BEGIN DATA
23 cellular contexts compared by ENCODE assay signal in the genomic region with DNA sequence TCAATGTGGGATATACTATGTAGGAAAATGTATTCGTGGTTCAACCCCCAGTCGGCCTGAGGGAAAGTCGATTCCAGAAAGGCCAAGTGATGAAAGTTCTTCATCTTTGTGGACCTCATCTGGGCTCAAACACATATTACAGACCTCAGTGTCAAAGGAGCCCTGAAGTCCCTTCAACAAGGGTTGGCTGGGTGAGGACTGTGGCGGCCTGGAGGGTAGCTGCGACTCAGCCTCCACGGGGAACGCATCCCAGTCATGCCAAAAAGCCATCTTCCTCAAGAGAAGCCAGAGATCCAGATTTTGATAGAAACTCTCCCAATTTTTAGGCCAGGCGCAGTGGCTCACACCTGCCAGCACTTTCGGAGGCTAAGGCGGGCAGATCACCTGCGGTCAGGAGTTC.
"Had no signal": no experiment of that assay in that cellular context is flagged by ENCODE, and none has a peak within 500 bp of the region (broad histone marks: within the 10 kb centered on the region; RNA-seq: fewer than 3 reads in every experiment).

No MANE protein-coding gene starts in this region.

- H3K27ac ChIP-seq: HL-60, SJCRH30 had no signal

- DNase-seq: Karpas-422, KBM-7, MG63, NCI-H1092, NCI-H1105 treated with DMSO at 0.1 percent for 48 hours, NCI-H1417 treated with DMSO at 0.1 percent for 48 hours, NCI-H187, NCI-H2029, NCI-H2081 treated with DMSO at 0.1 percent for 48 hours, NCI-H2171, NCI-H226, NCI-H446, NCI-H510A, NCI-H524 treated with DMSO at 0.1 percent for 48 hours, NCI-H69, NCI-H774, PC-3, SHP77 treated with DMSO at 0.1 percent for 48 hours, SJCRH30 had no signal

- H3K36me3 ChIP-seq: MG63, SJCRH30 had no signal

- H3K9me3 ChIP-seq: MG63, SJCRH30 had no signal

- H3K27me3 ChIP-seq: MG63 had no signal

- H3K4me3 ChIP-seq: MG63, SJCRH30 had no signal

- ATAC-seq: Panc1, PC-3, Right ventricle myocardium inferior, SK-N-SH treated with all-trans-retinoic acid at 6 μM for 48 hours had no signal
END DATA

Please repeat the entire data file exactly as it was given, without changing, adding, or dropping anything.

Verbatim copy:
23 cellular contexts compared by ENCODE assay signal in the genomic region with DNA sequence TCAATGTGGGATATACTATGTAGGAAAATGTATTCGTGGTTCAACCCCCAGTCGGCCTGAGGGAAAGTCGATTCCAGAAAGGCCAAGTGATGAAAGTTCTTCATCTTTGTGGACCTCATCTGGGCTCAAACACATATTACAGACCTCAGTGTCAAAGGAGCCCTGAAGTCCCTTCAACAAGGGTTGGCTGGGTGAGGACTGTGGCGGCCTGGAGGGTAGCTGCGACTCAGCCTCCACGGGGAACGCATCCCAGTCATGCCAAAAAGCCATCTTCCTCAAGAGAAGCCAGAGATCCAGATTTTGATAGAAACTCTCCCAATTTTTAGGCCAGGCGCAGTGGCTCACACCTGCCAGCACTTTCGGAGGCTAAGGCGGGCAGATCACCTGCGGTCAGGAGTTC.
"Had no signal": no experiment of that assay in that cellular context is flagged by ENCODE, and none has a peak within 500 bp of the region (broad histone marks: within the 10 kb centered on the region; RNA-seq: fewer than 3 reads in every experiment).

No MANE protein-coding gene starts in this region.

- H3K27ac ChIP-seq: HL-60, SJCRH30 had no signal

- DNase-seq: Karpas-422, KBM-7, MG63, NCI-H1092, NCI-H1105 treated with DMSO at 0.1 percent for 48 hours, NCI-H1417 treated with DMSO at 0.1 percent for 48 hours, NCI-H187, NCI-H2029, NCI-H2081 treated with DMSO at 0.1 percent for 48 hours, NCI-H2171, NCI-H226, NCI-H446, NCI-H510A, NCI-H524 treated with DMSO at 0.1 percent for 48 hours, NCI-H69, NCI-H774, PC-3, SHP77 treated with DMSO at 0.1 percent for 48 hours, SJCRH30 had no signal

- H3K36me3 ChIP-seq: MG63, SJCRH30 had no signal

- H3K9me3 ChIP-seq: MG63, SJCRH30 had no signal

- H3K27me3 ChIP-seq: MG63 had no signal

- H3K4me3 ChIP-seq: MG63, SJCRH30 had no signal

- ATAC-seq: Panc1, PC-3, Right ventricle myocardium inferior, SK-N-SH treated with all-trans-retinoic acid at 6 μM for 48 hours had no signal